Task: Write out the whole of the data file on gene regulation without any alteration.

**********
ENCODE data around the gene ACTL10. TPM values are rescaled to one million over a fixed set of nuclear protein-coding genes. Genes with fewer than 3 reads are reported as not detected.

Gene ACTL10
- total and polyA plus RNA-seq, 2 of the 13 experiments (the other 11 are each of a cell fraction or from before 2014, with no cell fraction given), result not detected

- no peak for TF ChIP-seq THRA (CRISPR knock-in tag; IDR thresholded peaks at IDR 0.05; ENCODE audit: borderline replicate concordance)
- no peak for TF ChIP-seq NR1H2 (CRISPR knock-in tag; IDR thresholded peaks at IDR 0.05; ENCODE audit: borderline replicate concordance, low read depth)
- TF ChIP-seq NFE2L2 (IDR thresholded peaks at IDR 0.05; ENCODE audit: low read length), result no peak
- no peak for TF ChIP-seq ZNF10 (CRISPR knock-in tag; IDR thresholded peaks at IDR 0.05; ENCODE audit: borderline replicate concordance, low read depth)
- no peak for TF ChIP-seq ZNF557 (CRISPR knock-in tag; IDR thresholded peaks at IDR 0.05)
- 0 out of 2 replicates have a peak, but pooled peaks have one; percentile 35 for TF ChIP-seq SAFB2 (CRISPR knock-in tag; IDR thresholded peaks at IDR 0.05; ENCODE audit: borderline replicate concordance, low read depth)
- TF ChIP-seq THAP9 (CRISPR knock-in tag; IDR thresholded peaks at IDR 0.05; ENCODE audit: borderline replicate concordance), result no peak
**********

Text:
ENCODE data around the gene ACTL10. TPM values are rescaled to one million over a fixed set of nuclear protein-coding genes. Genes with fewer than 3 reads are reported as not detected.

Gene ACTL10
- total and polyA plus RNA-seq, 2 of the 13 experiments (the other 11 are each of a cell fraction or from before 2014, with no cell fraction given), result not detected

- no peak for TF ChIP-seq THRA (CRISPR knock-in tag; IDR thresholded peaks at IDR 0.05; ENCODE audit: borderline replicate concordance)
- no peak for TF ChIP-seq NR1H2 (CRISPR knock-in tag; IDR thresholded peaks at IDR 0.05; ENCODE audit: borderline replicate concordance, low read depth)
- TF ChIP-seq NFE2L2 (IDR thresholded peaks at IDR 0.05; ENCODE audit: low read length), result no peak
- no peak for TF ChIP-seq ZNF10 (CRISPR knock-in tag; IDR thresholded peaks at IDR 0.05; ENCODE audit: borderline replicate concordance, low read depth)
- no peak for TF ChIP-seq ZNF557 (CRISPR knock-in tag; IDR thresholded peaks at IDR 0.05)
- 0 out of 2 replicates have a peak, but pooled peaks have one; percentile 35 for TF ChIP-seq SAFB2 (CRISPR knock-in tag; IDR thresholded peaks at IDR 0.05; ENCODE audit: borderline replicate concordance, low read depth)
- TF ChIP-seq THAP9 (CRISPR knock-in tag; IDR thresholded peaks at IDR 0.05; ENCODE audit: borderline replicate concordance), result no peak